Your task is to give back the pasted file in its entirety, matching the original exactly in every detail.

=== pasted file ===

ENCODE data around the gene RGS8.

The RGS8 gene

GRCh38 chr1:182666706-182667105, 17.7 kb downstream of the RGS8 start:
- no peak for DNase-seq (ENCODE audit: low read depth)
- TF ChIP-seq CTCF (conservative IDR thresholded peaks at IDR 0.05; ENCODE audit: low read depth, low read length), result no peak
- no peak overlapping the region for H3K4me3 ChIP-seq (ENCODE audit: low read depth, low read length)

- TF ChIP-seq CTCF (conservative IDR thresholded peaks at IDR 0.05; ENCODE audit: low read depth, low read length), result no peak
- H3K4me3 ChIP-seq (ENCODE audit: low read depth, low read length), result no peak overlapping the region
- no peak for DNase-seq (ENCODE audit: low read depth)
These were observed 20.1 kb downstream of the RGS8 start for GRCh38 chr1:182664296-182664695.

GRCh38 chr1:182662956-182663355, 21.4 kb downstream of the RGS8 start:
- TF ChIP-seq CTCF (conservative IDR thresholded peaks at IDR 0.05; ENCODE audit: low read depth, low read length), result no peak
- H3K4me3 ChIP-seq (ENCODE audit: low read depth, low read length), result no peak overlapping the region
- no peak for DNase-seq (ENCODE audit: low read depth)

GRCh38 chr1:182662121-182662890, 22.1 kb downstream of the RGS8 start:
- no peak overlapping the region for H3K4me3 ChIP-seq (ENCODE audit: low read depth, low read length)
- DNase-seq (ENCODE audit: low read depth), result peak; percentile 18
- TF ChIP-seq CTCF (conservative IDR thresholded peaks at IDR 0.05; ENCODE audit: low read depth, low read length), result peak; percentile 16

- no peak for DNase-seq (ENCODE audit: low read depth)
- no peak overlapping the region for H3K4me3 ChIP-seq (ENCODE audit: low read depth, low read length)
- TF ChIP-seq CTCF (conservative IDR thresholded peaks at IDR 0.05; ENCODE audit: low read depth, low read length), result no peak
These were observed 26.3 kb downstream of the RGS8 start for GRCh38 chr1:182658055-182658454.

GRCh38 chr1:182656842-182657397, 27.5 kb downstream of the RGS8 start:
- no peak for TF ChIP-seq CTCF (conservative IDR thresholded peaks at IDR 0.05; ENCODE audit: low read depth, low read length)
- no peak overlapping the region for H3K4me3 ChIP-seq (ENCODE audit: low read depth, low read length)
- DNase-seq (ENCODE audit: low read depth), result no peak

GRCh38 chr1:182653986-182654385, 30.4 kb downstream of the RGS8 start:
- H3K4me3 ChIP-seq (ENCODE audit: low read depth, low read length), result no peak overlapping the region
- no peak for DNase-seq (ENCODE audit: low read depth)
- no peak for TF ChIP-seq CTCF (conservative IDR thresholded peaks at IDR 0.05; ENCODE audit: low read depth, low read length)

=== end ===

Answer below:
ENCODE data around the gene RGS8.

The RGS8 gene

GRCh38 chr1:182666706-182667105, 17.7 kb downstream of the RGS8 start:
- no peak for DNase-seq (ENCODE audit: low read depth)
- TF ChIP-seq CTCF (conservative IDR thresholded peaks at IDR 0.05; ENCODE audit: low read depth, low read length), result no peak
- no peak overlapping the region for H3K4me3 ChIP-seq (ENCODE audit: low read depth, low read length)

- TF ChIP-seq CTCF (conservative IDR thresholded peaks at IDR 0.05; ENCODE audit: low read depth, low read length), result no peak
- H3K4me3 ChIP-seq (ENCODE audit: low read depth, low read length), result no peak overlapping the region
- no peak for DNase-seq (ENCODE audit: low read depth)
These were observed 20.1 kb downstream of the RGS8 start for GRCh38 chr1:182664296-182664695.

GRCh38 chr1:182662956-182663355, 21.4 kb downstream of the RGS8 start:
- TF ChIP-seq CTCF (conservative IDR thresholded peaks at IDR 0.05; ENCODE audit: low read depth, low read length), result no peak
- H3K4me3 ChIP-seq (ENCODE audit: low read depth, low read length), result no peak overlapping the region
- no peak for DNase-seq (ENCODE audit: low read depth)

GRCh38 chr1:182662121-182662890, 22.1 kb downstream of the RGS8 start:
- no peak overlapping the region for H3K4me3 ChIP-seq (ENCODE audit: low read depth, low read length)
- DNase-seq (ENCODE audit: low read depth), result peak; percentile 18
- TF ChIP-seq CTCF (conservative IDR thresholded peaks at IDR 0.05; ENCODE audit: low read depth, low read length), result peak; percentile 16

- no peak for DNase-seq (ENCODE audit: low read depth)
- no peak overlapping the region for H3K4me3 ChIP-seq (ENCODE audit: low read depth, low read length)
- TF ChIP-seq CTCF (conservative IDR thresholded peaks at IDR 0.05; ENCODE audit: low read depth, low read length), result no peak
These were observed 26.3 kb downstream of the RGS8 start for GRCh38 chr1:182658055-182658454.

GRCh38 chr1:182656842-182657397, 27.5 kb downstream of the RGS8 start:
- no peak for TF ChIP-seq CTCF (conservative IDR thresholded peaks at IDR 0.05; ENCODE audit: low read depth, low read length)
- no peak overlapping the region for H3K4me3 ChIP-seq (ENCODE audit: low read depth, low read length)
- DNase-seq (ENCODE audit: low read depth), result no peak

GRCh38 chr1:182653986-182654385, 30.4 kb downstream of the RGS8 start:
- H3K4me3 ChIP-seq (ENCODE audit: low read depth, low read length), result no peak overlapping the region
- no peak for DNase-seq (ENCODE audit: low read depth)
- no peak for TF ChIP-seq CTCF (conservative IDR thresholded peaks at IDR 0.05; ENCODE audit: low read depth, low read length)